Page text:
• Increasing demands on all of us as human beings. We’re working from home, which may be an unfamiliar or unwelcome setup for some reps. We’re often still experiencing gaps in childcare, family support, and other key services that previously allowed us to focus on our jobs. These are unavoidable, but important to acknowledge.

  • Reactionary policies have created time management chaos. Teams that struggled with data and visibility pre-COVID 19 were left totally in the dark once teams became distributed. To combat this, many leaders I spoke with implemented new policies and processes around coaching and inputting data, which are very time- and labor-intensive on reps.

  • Way more meetings. Daily standups were occurring at nearly every company I spoke with, and approximately 30 percent now do twice-daily syncs with some teams. “Zoom fatigue” came up often as well. “I don’t feel nearly as productive in this environment. I am spending so much time managing upward that I’m not focused on my deals,” shared one Account Executive, who wasn't alone in that sentiment.

Operations is stepping in to drive strategy

Many sales teams have started to leverage a new operations mindset in orchestrating their sales process. Beyond fixing their immediate issues, sales leaders are thinking about how to partner with their operations colleagues to design a more adaptable, resilient sales process for the future. Although most individuals I spoke with were optimistic about their 2020 outlook, many acknowledged that this won’t be the last major disruption their organization faces, and they need to be better prepared in the future.

To execute positive changes, sales leaders are leaning on sales operations as a strategic partner, not just a tool-stack owner. Here are some areas where sales operations teams are driving strategic change:

  • Rethinking channels and offsetting the disruption brought on by the lack of face-to-face selling. Because of the full stop in physical events and conferences, many organizations had to pivot to virtual events and content marketing to drive leads. The ability to quickly shift strategies and measure success has been easier for organizations with a strategy-minded sales operations team. A director of sales development said, “Our sales operations team helped us quickly SWOT a few strategies to understand what was still generating new leads and meetings and were worth doubling-down on.” Maintaining the momentum of lead flow and constantly analyzing conversion and quality have become much more scientific.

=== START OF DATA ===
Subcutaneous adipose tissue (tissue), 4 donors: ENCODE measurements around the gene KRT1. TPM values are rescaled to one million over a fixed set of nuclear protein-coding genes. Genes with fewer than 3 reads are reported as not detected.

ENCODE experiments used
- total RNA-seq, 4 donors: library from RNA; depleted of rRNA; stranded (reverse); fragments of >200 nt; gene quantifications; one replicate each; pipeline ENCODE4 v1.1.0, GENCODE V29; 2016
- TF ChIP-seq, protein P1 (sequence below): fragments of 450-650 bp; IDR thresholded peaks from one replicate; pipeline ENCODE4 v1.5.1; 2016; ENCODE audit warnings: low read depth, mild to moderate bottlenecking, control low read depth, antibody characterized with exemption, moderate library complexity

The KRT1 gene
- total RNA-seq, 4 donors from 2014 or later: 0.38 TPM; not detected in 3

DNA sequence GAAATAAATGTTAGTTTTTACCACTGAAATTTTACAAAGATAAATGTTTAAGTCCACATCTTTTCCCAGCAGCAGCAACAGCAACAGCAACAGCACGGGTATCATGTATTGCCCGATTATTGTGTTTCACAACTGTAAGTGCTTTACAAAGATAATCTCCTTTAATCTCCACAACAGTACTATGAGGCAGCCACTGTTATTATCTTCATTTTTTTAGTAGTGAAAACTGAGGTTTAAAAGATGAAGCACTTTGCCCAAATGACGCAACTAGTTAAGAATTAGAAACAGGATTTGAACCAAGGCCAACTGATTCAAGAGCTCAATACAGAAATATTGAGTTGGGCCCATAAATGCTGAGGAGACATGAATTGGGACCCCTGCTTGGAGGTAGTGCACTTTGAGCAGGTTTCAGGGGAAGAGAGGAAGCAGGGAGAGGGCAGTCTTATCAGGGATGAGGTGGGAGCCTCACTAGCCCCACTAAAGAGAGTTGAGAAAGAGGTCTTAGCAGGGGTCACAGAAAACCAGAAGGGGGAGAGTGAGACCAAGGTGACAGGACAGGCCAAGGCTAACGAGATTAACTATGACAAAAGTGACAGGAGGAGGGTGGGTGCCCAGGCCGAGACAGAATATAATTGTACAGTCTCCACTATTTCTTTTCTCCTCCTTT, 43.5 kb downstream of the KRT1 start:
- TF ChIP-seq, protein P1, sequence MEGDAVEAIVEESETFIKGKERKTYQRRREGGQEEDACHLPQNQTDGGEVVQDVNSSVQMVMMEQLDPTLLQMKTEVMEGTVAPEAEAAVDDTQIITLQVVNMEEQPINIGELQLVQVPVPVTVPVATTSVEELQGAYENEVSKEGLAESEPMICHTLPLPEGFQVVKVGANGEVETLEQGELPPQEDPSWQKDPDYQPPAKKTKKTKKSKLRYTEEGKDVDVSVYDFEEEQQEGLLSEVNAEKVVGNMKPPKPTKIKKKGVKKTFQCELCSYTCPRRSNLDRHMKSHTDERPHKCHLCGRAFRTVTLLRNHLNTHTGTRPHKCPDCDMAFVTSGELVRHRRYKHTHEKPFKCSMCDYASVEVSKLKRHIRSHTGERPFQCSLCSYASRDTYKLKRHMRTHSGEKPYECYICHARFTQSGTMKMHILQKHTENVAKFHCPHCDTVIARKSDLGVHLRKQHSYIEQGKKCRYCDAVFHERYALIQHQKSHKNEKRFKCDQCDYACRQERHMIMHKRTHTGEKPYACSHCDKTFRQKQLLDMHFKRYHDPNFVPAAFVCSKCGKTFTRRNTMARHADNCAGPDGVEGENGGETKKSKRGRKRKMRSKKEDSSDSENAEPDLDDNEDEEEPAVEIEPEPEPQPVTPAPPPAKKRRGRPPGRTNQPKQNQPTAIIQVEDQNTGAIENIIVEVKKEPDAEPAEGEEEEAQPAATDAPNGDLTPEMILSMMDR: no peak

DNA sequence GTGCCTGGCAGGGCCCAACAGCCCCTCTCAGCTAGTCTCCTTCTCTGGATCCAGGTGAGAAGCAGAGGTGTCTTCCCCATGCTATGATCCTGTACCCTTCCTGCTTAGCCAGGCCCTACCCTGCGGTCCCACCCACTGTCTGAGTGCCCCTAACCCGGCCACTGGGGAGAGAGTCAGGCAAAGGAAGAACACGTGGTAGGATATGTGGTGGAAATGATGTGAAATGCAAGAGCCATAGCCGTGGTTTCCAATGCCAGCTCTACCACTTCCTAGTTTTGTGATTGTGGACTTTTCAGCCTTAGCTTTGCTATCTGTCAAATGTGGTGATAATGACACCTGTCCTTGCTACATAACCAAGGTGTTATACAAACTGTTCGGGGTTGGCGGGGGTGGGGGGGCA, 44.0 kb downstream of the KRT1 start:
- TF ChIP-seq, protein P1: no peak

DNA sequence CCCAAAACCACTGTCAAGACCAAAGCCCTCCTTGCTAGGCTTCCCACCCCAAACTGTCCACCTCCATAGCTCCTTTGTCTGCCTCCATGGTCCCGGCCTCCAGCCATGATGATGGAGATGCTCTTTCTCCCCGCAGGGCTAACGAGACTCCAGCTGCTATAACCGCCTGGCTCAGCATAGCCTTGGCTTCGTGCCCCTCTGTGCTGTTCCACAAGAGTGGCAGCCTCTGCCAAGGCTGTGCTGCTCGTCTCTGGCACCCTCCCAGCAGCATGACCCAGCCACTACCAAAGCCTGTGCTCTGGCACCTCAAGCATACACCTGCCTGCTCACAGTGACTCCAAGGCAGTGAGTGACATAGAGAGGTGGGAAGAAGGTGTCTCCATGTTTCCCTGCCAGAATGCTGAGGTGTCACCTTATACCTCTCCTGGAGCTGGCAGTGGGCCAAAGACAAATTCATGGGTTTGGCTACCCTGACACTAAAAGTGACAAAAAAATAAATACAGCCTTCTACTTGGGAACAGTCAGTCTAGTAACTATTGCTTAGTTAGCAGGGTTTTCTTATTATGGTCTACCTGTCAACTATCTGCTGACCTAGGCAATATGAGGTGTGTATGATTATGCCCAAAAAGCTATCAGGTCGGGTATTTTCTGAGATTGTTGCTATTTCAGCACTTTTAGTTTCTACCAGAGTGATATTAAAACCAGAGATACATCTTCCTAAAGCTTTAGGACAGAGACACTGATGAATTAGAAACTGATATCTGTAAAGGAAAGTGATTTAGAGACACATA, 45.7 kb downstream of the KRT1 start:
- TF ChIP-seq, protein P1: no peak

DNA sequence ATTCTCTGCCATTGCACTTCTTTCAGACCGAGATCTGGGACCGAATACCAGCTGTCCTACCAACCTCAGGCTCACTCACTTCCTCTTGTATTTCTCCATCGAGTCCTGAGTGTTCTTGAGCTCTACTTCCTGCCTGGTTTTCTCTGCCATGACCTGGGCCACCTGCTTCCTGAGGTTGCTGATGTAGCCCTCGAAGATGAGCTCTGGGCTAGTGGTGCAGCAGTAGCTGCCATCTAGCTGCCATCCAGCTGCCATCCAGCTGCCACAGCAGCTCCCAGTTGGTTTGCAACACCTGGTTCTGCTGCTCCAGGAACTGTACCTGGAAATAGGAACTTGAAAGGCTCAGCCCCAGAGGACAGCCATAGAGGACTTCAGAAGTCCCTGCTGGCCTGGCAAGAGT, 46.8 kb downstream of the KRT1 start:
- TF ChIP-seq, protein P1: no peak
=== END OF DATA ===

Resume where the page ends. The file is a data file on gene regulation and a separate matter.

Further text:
• Re-evaluating target markets and segments to point the sales teams toward more “stable” potential customers. This has manifested itself for many customers as a need to urgently move upmarket as smaller organizations have experienced more turbulence in budgeting and buying. For many organizations I spoke with, moving upmarket was previously an abstract goal for sometime in the future, but COVID-19 pushed the team to move more immediately. These organizations heavily depended on sales operations to resegment accounts, enrich data, and enable new value propositions and selling materials. This freed up sales leaders to focus on coaching reps instead of re-architecting the sales process.

  • Redesigning sales plans from the ground up. More than ever, input metrics need to have clear alignment to revenue results and rep compensation. Operations functions, all the way up to the COO, are partnering with sales to rethink how activity plans and leading KPIs are paired with spiffs and incentives to ensure the front-line sellers are pointed at the right targets.

Where do sales teams go from here?

Everybody is experiencing some degree of change right now, and the degree of change varies by their role, industry, size, and geography.

That’s mildly comforting as we all strive to make major shifts in our business strategies. Selling has always been hard, and the current environment has exposed fragility in many organizations’ sales processes and procedures. The cracks may have existed all along, but we’re all now well aware of how quickly we need to adapt.

We’re continuing to explore the ways sales leaders can help their teams navigate change in the coming months. Read my latest articles and insights via our blog at

Our introduction can be downloaded below: